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Should we thank the GFC for making Australians more entrepreneurial? Ex-bankers say, ‘Yes!’


Is it possible to attribute Australia’s next generation of successful entrepreneurs to the GFC?

Look around and it’s not too hard to discover a slew of entrepreneurial startups rising from the ashes of the hard-hit banking and finance sector. TopGuest, Greenstride Funds Management, SeeMedia Group, Kaggle and now Paws for Life – were all founded, indirectly, by way of our top banks.

Perhaps there’s a silver lining to the economic cloud?

The GFC appears to have worked in a subtle and probably unconventional way to boost entrepreneurship in Australia.

Two years before the crisis, top banks were on a hiring binge and may well have signed up a disproportionate number of bright talent, many of whom were inclined toward entrepreneurship.

In fact, those with a memory of more than six years will recall how hard it was to find talent among the much-maligned, seemingly ‘fickle’ ranks of Gen Y.

However, when the global financial crisis kicked in, the exceptional young talent remained locked inside these banks. For many, the same characteristics that created furrows in the brows of frustrated managers — cocky self-assurance, self-determined work-practices and a perceived disrespect for authority — were re-channeled in ways us older cynics could never have expected.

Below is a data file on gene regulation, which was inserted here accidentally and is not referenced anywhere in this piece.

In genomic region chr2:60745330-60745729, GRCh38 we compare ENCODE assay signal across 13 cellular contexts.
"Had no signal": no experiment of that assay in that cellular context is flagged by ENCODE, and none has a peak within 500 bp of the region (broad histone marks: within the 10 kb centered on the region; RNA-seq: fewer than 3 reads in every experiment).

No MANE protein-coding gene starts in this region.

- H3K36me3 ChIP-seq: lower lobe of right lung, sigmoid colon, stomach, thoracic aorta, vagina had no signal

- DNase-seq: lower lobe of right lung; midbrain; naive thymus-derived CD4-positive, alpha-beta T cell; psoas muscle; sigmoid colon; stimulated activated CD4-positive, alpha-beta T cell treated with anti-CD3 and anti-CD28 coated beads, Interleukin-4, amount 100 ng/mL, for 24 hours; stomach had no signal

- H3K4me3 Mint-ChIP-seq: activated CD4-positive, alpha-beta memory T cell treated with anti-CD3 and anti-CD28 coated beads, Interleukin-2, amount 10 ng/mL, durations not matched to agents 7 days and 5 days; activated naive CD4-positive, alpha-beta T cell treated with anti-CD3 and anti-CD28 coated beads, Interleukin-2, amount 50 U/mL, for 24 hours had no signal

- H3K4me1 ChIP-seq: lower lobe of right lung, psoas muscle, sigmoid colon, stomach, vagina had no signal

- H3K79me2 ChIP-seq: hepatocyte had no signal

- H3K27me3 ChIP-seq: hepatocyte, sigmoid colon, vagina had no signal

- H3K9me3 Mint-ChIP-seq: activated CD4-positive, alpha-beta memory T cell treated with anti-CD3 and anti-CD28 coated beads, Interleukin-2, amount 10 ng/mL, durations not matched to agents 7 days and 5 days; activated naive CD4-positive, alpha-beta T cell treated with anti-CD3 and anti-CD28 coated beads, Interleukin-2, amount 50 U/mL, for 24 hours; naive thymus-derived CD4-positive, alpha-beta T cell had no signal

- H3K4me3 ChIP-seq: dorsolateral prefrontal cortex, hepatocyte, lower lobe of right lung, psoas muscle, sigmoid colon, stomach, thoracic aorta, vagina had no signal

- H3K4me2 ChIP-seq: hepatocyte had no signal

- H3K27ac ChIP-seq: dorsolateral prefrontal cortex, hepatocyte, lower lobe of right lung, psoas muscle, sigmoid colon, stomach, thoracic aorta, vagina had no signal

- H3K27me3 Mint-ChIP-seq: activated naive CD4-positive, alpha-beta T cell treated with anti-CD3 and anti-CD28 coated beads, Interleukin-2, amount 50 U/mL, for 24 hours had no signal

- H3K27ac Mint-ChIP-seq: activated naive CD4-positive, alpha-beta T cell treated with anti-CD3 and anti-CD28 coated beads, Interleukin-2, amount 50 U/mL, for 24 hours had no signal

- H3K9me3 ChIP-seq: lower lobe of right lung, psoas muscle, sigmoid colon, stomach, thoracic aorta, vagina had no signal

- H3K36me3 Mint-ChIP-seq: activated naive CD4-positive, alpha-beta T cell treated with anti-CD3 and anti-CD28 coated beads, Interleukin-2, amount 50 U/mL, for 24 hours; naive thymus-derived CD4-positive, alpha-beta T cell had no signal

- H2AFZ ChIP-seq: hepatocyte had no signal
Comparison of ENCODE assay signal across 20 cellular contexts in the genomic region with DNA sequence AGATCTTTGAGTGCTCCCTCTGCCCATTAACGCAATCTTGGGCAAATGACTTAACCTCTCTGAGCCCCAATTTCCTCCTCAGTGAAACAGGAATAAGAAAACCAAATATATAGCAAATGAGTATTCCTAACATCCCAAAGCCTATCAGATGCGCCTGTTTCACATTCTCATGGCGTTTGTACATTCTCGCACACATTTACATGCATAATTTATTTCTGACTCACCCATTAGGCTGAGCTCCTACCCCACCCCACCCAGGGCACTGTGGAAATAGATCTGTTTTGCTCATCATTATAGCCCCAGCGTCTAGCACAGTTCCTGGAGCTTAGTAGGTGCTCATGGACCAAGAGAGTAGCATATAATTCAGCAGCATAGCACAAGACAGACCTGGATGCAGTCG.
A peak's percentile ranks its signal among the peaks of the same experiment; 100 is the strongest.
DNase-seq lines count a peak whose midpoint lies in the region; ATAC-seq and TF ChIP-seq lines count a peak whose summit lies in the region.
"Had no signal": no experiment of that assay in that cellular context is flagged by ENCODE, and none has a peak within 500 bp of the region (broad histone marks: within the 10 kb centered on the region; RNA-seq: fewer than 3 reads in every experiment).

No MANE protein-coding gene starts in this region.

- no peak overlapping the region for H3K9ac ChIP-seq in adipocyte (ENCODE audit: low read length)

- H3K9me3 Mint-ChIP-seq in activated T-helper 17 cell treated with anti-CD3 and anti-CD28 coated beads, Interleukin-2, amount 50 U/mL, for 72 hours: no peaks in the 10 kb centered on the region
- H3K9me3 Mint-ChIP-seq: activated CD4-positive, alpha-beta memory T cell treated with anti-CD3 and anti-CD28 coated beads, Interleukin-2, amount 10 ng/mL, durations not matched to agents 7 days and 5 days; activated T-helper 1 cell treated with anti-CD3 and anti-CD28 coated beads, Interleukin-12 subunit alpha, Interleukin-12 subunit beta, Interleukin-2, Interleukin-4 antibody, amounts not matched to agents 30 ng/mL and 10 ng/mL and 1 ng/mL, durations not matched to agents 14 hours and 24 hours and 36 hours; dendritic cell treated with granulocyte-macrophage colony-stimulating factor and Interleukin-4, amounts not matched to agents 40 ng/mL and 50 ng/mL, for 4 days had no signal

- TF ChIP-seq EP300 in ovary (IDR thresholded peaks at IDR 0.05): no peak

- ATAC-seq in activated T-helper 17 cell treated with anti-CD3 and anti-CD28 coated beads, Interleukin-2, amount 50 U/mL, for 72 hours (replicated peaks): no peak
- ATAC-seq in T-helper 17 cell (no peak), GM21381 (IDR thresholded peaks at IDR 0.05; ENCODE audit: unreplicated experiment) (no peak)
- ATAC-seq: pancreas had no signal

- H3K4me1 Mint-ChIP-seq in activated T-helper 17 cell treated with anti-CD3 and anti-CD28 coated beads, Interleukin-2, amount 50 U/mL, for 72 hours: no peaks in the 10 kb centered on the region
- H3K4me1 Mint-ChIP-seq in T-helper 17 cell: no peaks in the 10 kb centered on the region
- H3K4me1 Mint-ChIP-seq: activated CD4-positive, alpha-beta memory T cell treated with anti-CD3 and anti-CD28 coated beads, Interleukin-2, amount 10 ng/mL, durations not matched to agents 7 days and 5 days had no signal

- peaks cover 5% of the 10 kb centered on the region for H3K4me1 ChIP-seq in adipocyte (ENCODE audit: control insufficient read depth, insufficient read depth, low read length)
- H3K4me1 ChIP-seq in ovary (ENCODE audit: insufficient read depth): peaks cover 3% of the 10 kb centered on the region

Three years on, it seems that these corporate environments may have become a new model of business incubator – one on steroids — teaching wannabe entrepreneurs real lessons in real business contexts.

So, did the banking brain drain combined with the GFC create a perfect storm for kick-starting Australian entrepreneurship?

It is not an easy question to answer, even anecdotally. Just ask Paws for Life co-founder and ex-Macquarie Bank employee Michael Frizell.

“Did the boom and bust of the professional services world just delay a wave of entrepreneurs from starting the next wave of companies?” asks Frizell. Or did the financial crisis simply “equip these people with critical skills and experience to create great lasting companies that they would otherwise not have developed”?

Invaluable lessons from Macquarie

But Frizell is unambiguous about one thing.

“We’re in a great position to solve some very real problems in the pet food industry with Paws for Life,”  says Frizell, while describing the period at Macquarie “an incredibly tough but hugely rewarding period” of his life.

“There are not many other places you can learn so much about business in such a short time. So far, the experience gained in the finance industry has proved invaluable to Paws for Life,” he adds.

Frizell, along with Kim Miller, turned entrepreneurs late last year after being colleagues at investment bank Macquarie Capital. Frizell also did a stint at Greenhill Caliburn and GEM Consulting, a boutique consulting firm started by former McKinsey executives, after graduating from the University of Western Australia with degrees in engineering and finance.

Miller has also worked at Morgan Stanley and the consulting firm Momentum Partners. He previously founded a private label health and wellness online retail business that he exited in 2005. Miller has a commerce degree from the University of Western Australia, specialising in econometrics.